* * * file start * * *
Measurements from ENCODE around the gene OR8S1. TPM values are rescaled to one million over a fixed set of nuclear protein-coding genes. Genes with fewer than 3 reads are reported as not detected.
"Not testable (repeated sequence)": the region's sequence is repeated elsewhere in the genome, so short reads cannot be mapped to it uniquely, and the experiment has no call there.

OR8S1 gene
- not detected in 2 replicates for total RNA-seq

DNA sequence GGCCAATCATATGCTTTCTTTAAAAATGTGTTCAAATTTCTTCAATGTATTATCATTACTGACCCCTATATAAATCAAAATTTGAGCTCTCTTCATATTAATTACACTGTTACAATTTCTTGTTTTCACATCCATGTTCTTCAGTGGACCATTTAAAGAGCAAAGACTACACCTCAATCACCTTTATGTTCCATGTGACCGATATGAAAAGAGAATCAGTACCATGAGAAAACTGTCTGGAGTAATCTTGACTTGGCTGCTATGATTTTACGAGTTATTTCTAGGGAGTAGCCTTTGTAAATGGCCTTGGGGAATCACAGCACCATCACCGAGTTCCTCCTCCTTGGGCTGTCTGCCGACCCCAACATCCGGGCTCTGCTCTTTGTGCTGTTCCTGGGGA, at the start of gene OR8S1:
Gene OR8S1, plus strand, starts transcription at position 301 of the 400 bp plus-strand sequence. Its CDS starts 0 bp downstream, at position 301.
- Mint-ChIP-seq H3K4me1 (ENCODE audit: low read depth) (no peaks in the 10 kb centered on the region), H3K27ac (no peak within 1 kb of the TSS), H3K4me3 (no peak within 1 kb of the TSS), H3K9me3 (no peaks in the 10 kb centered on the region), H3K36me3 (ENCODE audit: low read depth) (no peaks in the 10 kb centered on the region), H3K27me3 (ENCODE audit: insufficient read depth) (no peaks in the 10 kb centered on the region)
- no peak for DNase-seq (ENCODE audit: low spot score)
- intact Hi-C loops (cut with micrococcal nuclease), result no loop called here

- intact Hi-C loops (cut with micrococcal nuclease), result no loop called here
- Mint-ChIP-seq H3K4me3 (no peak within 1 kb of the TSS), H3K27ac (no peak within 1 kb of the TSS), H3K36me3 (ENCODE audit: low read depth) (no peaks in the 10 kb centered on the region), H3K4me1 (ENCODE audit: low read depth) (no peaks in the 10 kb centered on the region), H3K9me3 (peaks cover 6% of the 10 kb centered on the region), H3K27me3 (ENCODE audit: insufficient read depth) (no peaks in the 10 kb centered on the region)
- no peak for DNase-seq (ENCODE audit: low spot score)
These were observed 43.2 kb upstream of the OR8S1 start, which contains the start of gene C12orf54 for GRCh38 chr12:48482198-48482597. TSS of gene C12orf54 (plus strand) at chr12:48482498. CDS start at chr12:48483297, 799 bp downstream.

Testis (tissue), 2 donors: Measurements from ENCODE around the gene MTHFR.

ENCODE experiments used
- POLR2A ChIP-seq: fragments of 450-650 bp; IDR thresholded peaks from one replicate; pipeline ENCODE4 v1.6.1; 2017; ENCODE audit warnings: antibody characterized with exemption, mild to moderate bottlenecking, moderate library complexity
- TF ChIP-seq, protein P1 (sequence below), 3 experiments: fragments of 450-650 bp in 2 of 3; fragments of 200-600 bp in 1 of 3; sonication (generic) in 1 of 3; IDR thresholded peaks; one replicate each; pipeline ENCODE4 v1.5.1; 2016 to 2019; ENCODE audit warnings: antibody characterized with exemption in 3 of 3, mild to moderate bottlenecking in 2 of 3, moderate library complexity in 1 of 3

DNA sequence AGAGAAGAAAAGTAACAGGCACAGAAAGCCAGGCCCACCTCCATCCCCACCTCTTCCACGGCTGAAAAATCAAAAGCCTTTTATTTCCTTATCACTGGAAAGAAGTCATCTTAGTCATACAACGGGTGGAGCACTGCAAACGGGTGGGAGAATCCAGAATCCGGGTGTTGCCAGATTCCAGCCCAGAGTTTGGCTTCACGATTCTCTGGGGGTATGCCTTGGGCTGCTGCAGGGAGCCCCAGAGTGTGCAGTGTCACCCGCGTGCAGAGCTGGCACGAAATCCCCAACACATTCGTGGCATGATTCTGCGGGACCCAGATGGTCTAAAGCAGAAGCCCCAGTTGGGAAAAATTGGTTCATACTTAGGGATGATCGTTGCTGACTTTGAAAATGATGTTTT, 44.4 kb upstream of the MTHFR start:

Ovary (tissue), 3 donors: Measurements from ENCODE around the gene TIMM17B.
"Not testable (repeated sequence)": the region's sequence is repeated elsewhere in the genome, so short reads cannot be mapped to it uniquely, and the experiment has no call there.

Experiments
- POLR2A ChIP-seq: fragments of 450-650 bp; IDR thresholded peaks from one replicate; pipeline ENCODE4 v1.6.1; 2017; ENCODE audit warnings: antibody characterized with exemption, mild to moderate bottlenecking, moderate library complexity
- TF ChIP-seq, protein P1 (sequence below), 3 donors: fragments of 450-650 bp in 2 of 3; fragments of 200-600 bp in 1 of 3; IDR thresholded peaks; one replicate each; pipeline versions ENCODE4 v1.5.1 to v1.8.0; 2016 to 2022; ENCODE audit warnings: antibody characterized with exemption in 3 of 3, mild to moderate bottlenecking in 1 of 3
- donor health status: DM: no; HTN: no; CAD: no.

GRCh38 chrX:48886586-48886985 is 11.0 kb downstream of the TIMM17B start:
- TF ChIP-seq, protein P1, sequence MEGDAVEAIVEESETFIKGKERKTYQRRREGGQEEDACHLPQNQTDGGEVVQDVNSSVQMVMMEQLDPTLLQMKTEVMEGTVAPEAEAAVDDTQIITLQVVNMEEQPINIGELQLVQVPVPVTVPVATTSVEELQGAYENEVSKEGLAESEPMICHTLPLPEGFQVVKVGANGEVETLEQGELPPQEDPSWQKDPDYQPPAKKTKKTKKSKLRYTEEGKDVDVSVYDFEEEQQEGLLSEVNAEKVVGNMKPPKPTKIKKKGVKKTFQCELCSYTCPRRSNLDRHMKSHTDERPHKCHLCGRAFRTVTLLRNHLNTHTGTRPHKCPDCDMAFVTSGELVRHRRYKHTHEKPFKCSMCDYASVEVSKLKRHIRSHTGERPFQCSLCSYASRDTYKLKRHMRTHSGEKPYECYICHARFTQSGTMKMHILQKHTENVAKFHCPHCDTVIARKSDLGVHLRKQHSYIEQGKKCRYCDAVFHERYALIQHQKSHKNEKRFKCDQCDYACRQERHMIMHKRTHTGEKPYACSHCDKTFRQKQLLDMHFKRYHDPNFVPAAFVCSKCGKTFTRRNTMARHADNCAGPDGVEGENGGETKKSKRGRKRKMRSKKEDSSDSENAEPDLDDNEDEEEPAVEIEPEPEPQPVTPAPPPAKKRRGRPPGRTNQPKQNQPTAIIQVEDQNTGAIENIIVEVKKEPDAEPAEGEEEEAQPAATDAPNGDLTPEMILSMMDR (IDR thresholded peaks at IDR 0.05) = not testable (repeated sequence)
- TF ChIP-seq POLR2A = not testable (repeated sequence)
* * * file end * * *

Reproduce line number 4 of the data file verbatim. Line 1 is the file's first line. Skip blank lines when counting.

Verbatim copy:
- not detected in 2 replicates for total RNA-seq